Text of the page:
- MSC celebrates that 20.000th sustainable MSC-labelled product comes from Migros
- Potential measures against the Faroe Islands
- Council Mandate Brings CFP Reform Closer
- North Sea RAC meets the Norwegian Fishermen’s Association
- European Commission unveils maritime strategy for the Atlantic
- All Aboard for the Reform of Common Fisheries Policy
- New Managing Director at Qalut Vónin
- Commission calls for cooperation to boost sustainable aquaculture in Europe
- Russia complains over EU-Mauritania Fisheries Partnership Agreement before WTO
- Damanaki at Seafood Expo 2013
- Damanaki launching new online market intelligence tool for fisheries
- Action Plan to save sea birds
- World`s largest Seafood Trade Fair opens tomorrow
- Agriculture and Fisheries Council, 22 April 2013
- Reviving the Mediterranean blue economy through cooperation
Huge compensation paid to fishery board
Leading fish farming company is said to pay £13K to fishery board following the escape of juvenile salmon from a freshwater farm.
A fish farm operated by Mainstream Scotland, part of the giant Norwegian salmon production conglomerate CERMAQ, initially refused to accept that the fish originated from its facility even though the location at Fossaway Bridge is upstream of a waterfall that is impassable to wild salmon. After much hue and cry over the escape of juvenile salmon and regular intervention of Fish Legal, Mainstream has now accepted liability and in an out of court settlement paid more than £13k to cover both the initial expenses incurred by the Forth District Salmon Fishery Board (FDSFB) and the costs of a subsequent electro-fishing clear-up operation.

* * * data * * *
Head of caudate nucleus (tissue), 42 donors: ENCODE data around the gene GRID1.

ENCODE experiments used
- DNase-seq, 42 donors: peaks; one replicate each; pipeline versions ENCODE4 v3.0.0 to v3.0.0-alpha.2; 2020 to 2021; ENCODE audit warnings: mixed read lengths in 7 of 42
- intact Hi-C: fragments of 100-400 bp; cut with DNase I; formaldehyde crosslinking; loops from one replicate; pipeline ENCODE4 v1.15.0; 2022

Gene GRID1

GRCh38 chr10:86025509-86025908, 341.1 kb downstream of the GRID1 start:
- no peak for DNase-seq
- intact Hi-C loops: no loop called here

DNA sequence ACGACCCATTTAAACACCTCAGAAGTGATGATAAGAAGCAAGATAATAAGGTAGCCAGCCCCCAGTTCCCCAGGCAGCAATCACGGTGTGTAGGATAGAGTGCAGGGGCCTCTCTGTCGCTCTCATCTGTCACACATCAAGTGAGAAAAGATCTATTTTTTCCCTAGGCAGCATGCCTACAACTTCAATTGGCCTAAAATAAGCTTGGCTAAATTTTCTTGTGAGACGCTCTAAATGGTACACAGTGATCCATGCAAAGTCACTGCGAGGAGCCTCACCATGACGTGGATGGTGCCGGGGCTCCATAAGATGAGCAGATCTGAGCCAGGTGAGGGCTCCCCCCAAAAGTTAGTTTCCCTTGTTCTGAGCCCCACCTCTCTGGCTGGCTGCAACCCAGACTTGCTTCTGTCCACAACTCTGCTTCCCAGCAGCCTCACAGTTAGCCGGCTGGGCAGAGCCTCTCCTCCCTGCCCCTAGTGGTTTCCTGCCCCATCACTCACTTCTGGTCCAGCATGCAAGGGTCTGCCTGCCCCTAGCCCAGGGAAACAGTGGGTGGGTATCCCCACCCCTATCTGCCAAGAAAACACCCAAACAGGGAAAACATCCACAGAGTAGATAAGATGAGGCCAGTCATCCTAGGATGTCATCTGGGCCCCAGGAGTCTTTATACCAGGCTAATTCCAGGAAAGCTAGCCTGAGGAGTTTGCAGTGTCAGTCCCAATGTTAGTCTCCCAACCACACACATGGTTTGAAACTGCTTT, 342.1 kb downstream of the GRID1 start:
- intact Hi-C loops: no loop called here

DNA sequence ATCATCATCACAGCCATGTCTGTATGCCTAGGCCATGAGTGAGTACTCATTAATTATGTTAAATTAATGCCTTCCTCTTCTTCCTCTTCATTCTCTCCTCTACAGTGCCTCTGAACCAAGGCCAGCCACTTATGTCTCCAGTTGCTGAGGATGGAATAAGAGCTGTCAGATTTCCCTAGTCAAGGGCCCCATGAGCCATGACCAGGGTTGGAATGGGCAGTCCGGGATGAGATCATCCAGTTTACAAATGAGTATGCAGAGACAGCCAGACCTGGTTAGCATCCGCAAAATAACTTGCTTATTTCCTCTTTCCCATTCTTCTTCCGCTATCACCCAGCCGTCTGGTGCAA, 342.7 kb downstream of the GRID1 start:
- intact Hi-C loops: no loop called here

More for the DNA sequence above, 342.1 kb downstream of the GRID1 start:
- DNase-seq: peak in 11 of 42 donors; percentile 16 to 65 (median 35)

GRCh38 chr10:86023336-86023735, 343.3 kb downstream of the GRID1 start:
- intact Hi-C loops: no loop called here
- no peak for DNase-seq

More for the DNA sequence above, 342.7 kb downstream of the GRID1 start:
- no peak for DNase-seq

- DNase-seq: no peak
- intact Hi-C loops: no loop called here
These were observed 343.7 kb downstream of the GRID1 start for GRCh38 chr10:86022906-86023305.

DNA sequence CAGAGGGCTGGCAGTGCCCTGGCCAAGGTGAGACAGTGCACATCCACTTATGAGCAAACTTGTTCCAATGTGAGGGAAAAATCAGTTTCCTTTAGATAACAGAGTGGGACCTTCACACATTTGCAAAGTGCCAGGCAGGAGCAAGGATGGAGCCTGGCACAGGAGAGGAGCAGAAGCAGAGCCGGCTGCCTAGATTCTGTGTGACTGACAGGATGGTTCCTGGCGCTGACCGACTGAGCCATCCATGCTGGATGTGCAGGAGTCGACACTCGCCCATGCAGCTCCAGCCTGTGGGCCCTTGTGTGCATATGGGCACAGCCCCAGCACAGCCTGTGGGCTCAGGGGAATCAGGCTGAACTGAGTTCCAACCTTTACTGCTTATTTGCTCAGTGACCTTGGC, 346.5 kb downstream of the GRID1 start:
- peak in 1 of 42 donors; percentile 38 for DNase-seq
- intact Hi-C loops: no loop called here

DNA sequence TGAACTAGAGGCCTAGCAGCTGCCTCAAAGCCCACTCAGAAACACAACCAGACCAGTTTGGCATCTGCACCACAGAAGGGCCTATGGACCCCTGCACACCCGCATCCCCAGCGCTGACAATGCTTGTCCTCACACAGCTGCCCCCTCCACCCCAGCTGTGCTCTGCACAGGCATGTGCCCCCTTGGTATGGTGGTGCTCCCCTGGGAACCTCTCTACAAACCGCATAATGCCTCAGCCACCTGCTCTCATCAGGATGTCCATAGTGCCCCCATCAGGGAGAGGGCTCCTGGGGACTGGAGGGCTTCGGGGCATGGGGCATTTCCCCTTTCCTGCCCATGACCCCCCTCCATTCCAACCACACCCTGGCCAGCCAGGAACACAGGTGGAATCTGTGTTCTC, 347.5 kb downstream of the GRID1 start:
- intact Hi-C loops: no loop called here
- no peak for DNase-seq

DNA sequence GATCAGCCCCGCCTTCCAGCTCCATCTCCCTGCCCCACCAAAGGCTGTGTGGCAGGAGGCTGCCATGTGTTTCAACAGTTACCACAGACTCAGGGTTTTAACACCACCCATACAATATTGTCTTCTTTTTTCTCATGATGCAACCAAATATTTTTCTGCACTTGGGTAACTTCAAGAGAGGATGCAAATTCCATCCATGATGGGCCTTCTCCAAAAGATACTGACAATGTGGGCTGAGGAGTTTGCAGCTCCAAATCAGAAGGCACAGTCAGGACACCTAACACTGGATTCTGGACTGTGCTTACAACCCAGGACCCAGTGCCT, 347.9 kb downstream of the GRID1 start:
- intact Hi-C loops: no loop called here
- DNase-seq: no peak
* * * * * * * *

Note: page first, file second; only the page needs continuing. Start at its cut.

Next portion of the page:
Patrick Fothringham, Director of the FDSFB and RFFT, informed that prior to this incident it has not in news that salmon were being farmed in the Devon catchment. It is told that the company maintains that it was adhering to the salmon farming industry's much-vaunted code of good practice. If indeed it was, the fish still managed to escape. Fothringham added that escapes of farmed salmon carry the inherent threat of spreading disease and the real threat of diluting the genetics of wild fish.
Andrew Wallace, Managing Director of the Association of Salmon Fishery Boards, explained that whilst there has been a marked improvement in containment in marine salmon farming cages over the last two years, this has not been mirrored in freshwater aquaculture where serial escapes of salmon smolts and rainbow trout are still unacceptably high at a time when issues of bio-security and concerns about genetic integrity are rising fast up the agenda.
WorldFishingToday d. 26-06-2009